An alpha male white-faced capuchin.

Primate Life History, Social Dynamics, Ecology, and Conservation: Contributions from Long-Term Research in Área de Conservación Guanacaste, Costa Rica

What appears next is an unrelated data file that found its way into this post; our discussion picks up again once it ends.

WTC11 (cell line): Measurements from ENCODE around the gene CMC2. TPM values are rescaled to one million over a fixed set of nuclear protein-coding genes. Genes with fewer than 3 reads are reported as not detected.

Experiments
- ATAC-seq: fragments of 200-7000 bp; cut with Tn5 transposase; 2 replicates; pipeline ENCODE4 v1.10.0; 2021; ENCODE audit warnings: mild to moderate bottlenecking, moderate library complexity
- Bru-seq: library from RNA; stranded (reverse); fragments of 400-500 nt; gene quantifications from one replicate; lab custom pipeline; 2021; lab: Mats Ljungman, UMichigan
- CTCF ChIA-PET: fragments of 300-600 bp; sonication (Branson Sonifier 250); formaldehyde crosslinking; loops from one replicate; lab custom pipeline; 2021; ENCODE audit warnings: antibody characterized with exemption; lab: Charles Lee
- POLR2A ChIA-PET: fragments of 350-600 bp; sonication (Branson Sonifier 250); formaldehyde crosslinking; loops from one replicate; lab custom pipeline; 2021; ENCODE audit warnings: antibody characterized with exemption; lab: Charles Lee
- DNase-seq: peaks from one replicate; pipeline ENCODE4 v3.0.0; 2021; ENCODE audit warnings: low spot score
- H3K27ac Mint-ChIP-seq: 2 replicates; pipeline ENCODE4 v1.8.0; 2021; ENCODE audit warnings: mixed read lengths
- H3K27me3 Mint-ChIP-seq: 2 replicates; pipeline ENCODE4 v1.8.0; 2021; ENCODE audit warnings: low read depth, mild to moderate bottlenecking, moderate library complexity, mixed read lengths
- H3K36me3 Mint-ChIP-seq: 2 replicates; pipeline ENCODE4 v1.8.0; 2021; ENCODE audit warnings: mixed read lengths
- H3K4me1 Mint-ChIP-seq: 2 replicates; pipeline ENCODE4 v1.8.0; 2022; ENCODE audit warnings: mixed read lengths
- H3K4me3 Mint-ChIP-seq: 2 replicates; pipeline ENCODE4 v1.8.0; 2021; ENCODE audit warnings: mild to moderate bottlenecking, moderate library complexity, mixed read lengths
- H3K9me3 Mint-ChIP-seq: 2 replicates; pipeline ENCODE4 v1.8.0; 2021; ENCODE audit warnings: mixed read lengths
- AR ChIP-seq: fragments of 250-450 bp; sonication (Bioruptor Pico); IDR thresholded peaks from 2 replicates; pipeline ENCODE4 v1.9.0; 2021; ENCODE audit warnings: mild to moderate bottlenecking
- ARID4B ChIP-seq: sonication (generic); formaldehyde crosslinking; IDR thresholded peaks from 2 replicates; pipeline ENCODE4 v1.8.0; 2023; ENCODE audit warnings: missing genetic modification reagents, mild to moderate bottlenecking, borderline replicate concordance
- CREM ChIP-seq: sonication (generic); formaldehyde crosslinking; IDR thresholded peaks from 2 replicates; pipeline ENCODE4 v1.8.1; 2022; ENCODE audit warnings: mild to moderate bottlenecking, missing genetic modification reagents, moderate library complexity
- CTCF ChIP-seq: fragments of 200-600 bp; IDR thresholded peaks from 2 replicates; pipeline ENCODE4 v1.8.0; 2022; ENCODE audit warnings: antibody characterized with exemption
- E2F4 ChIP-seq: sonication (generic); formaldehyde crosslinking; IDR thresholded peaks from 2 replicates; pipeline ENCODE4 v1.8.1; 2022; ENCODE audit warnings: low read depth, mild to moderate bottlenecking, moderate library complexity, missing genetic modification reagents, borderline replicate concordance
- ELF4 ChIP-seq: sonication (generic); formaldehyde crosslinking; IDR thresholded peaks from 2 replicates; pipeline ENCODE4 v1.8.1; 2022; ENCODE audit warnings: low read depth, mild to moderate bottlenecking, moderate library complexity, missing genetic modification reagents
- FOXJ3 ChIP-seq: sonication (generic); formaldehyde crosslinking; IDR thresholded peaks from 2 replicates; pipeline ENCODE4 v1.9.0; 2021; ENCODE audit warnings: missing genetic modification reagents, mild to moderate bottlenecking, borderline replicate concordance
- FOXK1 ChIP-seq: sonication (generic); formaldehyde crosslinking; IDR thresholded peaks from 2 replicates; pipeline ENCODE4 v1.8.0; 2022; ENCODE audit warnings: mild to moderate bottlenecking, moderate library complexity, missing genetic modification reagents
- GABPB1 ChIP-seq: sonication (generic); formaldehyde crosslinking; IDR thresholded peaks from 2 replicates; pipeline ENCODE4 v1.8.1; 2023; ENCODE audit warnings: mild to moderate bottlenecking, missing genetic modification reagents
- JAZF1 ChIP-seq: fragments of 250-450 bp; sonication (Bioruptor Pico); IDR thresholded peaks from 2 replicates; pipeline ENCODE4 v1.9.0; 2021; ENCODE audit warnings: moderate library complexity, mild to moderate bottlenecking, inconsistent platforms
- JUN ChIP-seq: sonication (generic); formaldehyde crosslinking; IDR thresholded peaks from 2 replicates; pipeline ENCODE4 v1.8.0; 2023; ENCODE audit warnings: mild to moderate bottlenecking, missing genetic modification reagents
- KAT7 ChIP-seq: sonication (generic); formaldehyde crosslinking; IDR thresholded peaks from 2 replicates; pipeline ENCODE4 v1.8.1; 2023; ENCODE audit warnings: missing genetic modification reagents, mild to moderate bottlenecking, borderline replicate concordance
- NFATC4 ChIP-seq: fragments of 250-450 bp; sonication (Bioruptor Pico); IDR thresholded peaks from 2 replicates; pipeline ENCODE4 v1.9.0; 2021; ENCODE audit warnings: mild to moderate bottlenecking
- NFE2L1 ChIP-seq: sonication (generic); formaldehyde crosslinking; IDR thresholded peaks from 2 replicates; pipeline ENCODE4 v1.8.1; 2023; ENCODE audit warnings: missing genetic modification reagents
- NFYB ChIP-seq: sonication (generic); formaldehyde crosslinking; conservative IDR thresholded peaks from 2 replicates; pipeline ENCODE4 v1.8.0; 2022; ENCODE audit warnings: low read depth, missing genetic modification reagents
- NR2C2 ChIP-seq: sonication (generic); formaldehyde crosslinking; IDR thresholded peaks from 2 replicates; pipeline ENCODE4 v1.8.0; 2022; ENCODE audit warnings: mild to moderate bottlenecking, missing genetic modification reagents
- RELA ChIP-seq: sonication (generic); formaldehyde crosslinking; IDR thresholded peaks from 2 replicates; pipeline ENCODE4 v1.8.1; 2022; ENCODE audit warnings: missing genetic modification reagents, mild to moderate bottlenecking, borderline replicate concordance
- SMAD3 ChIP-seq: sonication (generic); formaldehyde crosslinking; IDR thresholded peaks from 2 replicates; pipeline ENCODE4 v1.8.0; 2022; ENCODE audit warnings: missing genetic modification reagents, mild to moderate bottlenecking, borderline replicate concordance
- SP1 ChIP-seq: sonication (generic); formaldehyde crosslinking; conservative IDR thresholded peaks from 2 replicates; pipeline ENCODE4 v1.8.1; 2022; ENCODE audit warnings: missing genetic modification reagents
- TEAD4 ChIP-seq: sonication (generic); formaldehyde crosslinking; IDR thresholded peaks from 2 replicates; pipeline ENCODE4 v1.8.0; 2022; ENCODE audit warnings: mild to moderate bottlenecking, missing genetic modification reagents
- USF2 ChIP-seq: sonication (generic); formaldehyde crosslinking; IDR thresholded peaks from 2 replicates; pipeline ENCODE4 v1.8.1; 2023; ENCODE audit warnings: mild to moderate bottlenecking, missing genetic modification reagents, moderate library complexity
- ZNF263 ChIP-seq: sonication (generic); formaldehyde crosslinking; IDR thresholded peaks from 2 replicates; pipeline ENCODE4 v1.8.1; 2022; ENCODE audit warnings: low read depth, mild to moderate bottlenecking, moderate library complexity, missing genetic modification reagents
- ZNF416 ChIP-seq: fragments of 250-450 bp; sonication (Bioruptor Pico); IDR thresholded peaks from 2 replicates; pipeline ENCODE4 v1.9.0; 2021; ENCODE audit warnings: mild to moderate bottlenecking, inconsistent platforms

Research on non-human primates in the endangered tropical dry forest of Sector Santa Rosa (SSR), Área de Conservación Guanacaste (ACG), was launched in 1983 and is now one of the longest running studies of primates globally. Such continuous study provides a rare opportunity to ask questions that are only answerable through decades-long monitoring of these long-lived monkeys. In turn, the mounting data generated by long-term study, including knowledge of lifetime reproductive success, familial relatedness, comprehensive behavioral and dietary repertoires, and patterns of inter- and intra-annual variation in forest productivity, provide diverse opportunities to researchers, and facilitate studies that are of shorter duration. Here, we review some of the contributions of our longitudinal research on white-faced capuchins and Geoffroy’s spider monkeys, together with newer studies on mantled howler monkeys. We begin by synthesizing findings from our research on demography, dispersal, social relationships, and reproduction. These life history and social traits interact with their foraging and sensory ecology, which we review next. We end by highlighting how the longitudinal study of primates in Sector Santa Rosa has made direct and indirect contributions to the conservation of the critically endangered dry forest biome and its inhabitants, as well as to education, community, and forest restoration initiatives. In particular, we focus our review on how long-term research is uniquely positioned to make key contributions spanning different topical areas. Abstract in Spanish is available with online material.